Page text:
Government IT Not That Bad, Say Federal CIOs

Ann All
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I'll admit, I can sometimes be critical of government IT. Just recently, I used the Veterans Affairs Department as an example of sloppy portfolio management practices, noting it has more than 64,000 software packages in use, many of which have just a single copy of software associated with them. I also wrote about how both the Army and the Marine Corps are spending at least a billion dollars on new ERP systems even though they have a lot of the same requirements.


Such coverage, not to mention recent remarks by President Obama and federal CIO Vivek Kundra, may have federal CIOs feeling a little annoyed. Eighty percent of respondents to a Federal News Radio survey said assailing federal IT is hurtful, and 60 percent said negative perception is a bigger problem than actual technology shortcomings.


President Obama, Kundra and Jeff Zients, the Office of Budget Management's deputy director for management, have all made disparaging remarks about the state of federal IT in recent months. Obama's off-the-record remarks about his not-so-cutting-edge telephone (picked up by an open microphone) got fairly widespread press coverage last month.


Still, even survey respondents acknowledge there are problems. Forty percent of them said agency technology is not as good as technology found in the private sector. Just a little more than half of them said their agency's IT was as good or better than private sector technology.


The article cites recent remarks from Veterans Affairs Department CIO Roger Baker, who said overly bureaucratic processes in areas like procurement and human resources are a major impediment to efficient government IT. I've written several times about problems with federal procurement processes. Survey respondents listed procurement as one of their three greatest challenges. It was mentioned by 53 percent of them, after competing demands from the OMB and Congress, cited by nearly three quarters of respondents, and tight budgets (67 percent).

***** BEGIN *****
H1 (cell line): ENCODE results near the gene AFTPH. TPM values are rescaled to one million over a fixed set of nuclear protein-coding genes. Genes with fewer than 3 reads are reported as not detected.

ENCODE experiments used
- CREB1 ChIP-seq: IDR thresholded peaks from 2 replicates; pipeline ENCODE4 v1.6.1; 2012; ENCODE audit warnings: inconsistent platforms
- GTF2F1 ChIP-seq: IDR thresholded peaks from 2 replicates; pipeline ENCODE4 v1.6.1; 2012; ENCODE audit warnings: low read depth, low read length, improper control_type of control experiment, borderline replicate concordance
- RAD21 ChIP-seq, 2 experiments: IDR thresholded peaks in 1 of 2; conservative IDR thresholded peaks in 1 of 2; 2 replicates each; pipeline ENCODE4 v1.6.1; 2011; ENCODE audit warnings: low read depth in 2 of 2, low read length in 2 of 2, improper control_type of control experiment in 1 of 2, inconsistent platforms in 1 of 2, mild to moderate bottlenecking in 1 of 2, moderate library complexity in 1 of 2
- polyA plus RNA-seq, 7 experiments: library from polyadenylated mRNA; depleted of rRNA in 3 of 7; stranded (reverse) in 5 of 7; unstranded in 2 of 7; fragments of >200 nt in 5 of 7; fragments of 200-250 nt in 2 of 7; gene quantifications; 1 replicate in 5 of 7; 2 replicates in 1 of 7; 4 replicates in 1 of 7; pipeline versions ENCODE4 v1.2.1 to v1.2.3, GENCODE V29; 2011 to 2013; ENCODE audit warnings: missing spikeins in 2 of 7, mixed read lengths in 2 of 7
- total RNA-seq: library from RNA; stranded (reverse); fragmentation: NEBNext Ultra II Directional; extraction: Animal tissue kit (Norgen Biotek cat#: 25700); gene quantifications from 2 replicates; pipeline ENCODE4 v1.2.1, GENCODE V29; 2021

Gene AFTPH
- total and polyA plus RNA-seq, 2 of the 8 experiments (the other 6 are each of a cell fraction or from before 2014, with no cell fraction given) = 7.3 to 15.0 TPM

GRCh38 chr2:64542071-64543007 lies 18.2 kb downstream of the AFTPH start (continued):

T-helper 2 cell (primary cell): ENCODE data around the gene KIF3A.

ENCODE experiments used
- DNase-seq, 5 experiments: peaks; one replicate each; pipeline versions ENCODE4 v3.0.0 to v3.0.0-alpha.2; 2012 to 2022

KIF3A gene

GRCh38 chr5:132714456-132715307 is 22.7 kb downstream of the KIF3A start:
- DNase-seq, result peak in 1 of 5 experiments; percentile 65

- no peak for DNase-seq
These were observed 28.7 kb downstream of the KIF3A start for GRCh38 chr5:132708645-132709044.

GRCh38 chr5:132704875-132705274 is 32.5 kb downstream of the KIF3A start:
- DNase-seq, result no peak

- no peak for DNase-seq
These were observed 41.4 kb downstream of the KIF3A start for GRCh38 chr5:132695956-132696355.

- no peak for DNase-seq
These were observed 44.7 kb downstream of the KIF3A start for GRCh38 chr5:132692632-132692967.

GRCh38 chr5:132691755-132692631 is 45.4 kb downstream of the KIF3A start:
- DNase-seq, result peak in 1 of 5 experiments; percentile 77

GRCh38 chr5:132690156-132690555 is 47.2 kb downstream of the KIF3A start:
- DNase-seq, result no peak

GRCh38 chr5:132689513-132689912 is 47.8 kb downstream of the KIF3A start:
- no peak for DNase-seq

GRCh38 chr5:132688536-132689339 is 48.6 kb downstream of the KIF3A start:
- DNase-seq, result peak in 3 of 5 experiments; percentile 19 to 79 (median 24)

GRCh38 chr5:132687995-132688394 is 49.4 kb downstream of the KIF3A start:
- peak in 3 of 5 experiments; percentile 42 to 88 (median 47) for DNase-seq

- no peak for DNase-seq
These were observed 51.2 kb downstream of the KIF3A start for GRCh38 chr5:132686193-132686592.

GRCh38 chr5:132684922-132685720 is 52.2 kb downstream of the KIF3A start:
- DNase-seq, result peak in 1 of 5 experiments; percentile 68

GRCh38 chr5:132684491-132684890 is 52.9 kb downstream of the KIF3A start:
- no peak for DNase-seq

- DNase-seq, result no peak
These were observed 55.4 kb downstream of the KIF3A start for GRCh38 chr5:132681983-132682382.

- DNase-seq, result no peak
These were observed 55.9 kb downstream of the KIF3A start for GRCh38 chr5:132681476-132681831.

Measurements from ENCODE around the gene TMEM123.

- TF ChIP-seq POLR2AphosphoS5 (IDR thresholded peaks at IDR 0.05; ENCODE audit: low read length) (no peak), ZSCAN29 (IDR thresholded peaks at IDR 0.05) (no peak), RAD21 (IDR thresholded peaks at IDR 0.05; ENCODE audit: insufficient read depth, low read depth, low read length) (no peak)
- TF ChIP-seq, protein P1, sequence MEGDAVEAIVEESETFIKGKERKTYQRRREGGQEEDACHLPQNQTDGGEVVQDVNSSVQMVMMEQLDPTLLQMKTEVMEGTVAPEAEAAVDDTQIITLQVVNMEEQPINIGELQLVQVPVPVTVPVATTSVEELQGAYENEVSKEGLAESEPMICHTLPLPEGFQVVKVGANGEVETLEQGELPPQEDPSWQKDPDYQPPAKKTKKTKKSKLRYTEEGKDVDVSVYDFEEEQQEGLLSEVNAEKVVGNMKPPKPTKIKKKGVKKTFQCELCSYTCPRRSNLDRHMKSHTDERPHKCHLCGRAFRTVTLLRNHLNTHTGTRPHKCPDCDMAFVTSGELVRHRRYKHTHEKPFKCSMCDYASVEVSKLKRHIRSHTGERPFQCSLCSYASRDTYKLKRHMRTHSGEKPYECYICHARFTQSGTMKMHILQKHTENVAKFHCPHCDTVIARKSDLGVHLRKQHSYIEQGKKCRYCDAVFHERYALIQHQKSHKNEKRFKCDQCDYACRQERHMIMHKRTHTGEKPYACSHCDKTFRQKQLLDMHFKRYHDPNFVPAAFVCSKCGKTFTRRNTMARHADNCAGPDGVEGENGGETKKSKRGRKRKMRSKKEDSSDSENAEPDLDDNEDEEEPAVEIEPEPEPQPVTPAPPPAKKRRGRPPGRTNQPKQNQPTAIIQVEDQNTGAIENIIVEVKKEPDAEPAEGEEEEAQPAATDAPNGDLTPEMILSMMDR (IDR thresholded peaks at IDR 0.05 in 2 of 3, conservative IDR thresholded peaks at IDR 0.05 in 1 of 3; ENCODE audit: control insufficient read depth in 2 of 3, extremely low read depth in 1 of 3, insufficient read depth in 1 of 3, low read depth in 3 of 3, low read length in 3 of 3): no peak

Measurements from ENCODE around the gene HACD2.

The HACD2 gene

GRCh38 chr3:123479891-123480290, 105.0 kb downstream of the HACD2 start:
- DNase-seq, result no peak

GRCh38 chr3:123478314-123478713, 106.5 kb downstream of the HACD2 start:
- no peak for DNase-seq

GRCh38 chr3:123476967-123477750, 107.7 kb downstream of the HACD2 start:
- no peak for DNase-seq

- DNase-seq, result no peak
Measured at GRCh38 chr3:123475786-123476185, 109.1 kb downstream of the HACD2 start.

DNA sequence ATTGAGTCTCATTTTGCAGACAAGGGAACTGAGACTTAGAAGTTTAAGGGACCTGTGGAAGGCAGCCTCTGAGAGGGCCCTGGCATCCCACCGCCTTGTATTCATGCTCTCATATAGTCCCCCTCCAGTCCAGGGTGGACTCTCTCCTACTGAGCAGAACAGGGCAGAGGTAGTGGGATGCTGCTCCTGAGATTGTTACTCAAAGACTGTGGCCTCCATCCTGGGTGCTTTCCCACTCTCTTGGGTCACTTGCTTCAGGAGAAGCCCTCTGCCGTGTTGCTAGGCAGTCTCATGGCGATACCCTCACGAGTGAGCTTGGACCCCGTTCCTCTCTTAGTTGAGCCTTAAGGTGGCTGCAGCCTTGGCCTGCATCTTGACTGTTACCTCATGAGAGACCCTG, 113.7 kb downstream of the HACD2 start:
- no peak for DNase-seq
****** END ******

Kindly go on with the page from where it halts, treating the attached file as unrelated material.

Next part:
The Obama administration has been making efforts to improve government IT. Earlier this month, IT Business Edge's Susan Hall wrote about some of the aspects of reform, including the creation of IT program manager roles and a best-practices platform meant to be a central source of information on improving IT operations.


The White House gets mixed marks from the CIO survey respondents. According to Federal News Radio, although 87 percent rated the White House's efforts to improve IT as good or satisfactory, none rated them as excellent. Among the administration's major IT initiatives: cloud computing, openness/transparency, data center consolidation, cyber security, procurement reform, Techstat sessions, high risk list, work force improvements and agile/rapid software development. Most respondents seemed to view OMB's procurement reform and work force initiatives as problematic, noting they've had a poor impact thus far.

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